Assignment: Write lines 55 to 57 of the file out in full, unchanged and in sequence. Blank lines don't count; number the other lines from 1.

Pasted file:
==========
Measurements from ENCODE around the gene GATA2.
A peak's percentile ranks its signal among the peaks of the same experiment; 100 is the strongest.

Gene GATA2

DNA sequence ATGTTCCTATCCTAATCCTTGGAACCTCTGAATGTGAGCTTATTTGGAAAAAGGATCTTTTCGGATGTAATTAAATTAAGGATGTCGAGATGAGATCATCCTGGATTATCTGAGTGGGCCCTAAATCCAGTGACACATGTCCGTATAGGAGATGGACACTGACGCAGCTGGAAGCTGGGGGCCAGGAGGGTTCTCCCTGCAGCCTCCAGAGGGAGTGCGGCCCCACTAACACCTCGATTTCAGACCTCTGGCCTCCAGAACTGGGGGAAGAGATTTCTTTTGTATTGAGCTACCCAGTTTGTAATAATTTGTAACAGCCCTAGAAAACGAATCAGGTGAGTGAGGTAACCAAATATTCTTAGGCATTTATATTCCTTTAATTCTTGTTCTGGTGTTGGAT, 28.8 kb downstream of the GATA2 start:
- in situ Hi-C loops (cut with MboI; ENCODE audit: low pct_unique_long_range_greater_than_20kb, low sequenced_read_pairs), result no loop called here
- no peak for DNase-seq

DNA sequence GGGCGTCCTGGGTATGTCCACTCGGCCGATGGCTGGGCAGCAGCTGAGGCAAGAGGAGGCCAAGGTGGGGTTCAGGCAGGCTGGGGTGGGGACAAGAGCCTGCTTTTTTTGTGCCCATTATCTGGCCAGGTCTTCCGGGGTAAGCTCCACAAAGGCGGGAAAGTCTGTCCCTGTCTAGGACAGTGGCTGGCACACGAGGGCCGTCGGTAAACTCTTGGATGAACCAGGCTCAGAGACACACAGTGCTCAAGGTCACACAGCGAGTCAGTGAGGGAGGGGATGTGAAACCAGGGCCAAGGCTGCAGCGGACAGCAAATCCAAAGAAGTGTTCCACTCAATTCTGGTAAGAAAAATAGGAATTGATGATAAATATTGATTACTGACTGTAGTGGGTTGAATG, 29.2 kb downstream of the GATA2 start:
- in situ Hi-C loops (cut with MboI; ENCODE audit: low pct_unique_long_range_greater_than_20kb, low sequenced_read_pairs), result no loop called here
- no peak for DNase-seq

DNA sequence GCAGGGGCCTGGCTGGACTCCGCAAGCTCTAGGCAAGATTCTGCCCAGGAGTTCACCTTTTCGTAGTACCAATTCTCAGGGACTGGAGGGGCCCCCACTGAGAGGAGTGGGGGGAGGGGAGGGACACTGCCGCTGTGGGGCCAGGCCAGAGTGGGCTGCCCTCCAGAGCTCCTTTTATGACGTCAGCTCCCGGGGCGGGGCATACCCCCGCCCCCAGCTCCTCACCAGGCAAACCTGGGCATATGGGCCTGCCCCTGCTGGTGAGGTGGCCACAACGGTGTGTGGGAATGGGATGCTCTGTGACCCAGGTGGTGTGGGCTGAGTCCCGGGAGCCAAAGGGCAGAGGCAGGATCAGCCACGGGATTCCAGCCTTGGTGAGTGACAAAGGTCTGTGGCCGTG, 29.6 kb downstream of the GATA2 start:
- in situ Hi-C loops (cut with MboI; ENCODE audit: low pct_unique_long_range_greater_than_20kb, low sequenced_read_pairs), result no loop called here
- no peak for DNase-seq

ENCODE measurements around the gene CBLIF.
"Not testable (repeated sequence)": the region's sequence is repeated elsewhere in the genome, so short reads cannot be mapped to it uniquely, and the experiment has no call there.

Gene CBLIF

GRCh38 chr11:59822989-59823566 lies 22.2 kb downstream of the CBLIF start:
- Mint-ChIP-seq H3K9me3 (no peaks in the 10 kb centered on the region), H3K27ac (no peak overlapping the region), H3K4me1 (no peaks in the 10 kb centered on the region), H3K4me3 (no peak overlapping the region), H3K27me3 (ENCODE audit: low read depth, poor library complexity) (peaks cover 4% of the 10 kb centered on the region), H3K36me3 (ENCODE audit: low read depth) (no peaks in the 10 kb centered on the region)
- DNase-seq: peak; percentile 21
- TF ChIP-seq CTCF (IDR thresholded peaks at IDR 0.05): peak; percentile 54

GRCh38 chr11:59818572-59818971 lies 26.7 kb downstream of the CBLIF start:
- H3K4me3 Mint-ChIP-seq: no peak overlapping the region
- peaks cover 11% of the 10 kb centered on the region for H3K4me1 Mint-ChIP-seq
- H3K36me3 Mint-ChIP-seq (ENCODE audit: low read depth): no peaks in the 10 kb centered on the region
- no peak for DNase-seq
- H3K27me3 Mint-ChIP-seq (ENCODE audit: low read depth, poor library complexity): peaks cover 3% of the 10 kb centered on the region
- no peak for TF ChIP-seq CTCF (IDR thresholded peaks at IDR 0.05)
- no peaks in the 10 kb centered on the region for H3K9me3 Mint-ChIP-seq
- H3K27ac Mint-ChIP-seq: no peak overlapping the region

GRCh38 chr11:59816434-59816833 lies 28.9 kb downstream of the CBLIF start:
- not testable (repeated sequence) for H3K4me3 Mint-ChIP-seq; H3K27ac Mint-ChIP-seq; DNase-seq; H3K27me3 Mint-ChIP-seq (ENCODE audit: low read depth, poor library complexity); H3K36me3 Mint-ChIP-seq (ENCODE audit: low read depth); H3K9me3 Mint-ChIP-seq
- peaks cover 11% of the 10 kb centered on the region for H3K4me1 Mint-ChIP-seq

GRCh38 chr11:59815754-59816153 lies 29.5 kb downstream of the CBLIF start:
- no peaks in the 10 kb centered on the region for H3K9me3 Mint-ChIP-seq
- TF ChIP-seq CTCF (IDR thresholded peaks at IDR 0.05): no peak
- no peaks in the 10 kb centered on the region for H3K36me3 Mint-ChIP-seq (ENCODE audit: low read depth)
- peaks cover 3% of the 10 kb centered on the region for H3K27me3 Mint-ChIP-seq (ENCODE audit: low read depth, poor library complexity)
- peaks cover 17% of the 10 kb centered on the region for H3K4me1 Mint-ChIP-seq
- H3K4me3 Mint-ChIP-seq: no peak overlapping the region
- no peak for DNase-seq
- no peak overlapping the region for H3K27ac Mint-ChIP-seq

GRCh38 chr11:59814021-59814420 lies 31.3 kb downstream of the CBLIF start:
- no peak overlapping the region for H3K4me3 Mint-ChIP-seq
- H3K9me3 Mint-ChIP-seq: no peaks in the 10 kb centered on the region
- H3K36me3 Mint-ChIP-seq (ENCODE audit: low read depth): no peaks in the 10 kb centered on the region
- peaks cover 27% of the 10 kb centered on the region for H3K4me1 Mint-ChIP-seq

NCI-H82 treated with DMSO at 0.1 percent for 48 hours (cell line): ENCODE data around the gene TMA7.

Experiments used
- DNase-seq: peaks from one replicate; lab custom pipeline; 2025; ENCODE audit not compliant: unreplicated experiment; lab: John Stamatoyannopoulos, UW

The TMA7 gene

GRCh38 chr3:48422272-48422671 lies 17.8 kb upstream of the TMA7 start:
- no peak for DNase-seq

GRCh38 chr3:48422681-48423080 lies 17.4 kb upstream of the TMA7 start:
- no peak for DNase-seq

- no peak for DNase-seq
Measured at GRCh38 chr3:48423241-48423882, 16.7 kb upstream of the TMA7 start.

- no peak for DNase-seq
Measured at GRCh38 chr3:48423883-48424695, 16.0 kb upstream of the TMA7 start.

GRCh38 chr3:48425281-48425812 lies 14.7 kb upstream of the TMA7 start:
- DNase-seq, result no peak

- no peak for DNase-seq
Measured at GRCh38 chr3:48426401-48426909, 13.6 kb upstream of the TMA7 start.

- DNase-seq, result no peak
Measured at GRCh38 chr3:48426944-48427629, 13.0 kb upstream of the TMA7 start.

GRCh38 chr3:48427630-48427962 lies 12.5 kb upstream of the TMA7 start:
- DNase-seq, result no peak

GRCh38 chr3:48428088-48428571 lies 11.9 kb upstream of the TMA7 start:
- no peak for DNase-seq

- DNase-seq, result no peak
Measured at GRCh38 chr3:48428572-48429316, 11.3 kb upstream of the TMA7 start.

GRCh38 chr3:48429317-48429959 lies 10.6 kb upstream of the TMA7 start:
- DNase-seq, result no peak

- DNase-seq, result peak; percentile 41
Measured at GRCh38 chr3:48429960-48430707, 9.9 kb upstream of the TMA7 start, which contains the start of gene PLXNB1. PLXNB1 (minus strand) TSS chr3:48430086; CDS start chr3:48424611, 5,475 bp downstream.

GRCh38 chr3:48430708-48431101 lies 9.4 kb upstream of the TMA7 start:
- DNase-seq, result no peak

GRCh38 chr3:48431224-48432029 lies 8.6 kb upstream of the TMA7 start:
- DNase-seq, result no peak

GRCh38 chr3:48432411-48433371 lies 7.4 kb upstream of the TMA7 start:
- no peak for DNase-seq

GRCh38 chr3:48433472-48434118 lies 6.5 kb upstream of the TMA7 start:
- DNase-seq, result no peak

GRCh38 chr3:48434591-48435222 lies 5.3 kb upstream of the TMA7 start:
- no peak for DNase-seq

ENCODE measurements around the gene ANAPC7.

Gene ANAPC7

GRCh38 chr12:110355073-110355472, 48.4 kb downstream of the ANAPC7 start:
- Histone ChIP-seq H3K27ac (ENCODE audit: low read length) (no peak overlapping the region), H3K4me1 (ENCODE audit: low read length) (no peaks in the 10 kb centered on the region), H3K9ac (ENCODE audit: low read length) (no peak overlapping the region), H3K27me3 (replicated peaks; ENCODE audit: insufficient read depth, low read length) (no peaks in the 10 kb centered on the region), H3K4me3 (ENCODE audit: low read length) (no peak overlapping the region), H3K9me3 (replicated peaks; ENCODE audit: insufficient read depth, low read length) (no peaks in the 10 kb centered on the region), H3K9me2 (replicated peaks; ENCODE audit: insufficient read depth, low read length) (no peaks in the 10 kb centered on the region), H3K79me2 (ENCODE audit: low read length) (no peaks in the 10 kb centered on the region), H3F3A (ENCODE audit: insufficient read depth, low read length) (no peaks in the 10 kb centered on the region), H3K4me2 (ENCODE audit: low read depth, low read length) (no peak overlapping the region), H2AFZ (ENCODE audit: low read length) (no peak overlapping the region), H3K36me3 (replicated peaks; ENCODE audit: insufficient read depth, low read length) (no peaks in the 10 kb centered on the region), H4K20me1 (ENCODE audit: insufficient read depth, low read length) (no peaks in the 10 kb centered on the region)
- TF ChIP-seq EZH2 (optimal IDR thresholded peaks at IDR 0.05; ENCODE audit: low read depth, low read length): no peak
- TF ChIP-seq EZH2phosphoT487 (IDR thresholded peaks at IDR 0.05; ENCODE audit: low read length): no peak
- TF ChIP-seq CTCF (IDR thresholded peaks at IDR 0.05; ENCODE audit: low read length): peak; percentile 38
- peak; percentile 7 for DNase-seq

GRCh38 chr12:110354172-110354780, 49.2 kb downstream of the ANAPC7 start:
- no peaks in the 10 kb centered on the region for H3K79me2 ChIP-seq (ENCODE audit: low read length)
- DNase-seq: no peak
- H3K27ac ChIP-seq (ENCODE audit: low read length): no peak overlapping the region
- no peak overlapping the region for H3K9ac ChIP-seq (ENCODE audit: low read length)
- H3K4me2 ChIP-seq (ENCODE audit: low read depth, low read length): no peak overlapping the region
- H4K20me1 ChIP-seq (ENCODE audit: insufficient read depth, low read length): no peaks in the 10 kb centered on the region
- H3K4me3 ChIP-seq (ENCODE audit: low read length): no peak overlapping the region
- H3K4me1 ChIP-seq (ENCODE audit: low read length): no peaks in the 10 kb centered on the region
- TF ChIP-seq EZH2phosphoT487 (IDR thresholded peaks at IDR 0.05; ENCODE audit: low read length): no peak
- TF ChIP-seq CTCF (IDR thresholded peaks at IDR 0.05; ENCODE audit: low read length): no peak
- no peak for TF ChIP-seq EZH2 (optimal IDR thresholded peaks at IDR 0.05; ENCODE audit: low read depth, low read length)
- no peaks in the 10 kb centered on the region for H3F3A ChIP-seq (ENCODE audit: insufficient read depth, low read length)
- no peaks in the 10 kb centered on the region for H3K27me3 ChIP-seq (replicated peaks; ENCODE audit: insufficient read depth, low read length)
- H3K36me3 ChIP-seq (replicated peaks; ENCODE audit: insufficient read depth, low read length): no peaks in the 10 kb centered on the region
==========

Measured at GRCh38 chr3:48423241-48423882, 16.7 kb upstream of the TMA7 start.

- no peak for DNase-seq
Measured at GRCh38 chr3:48423883-48424695, 16.0 kb upstream of the TMA7 start.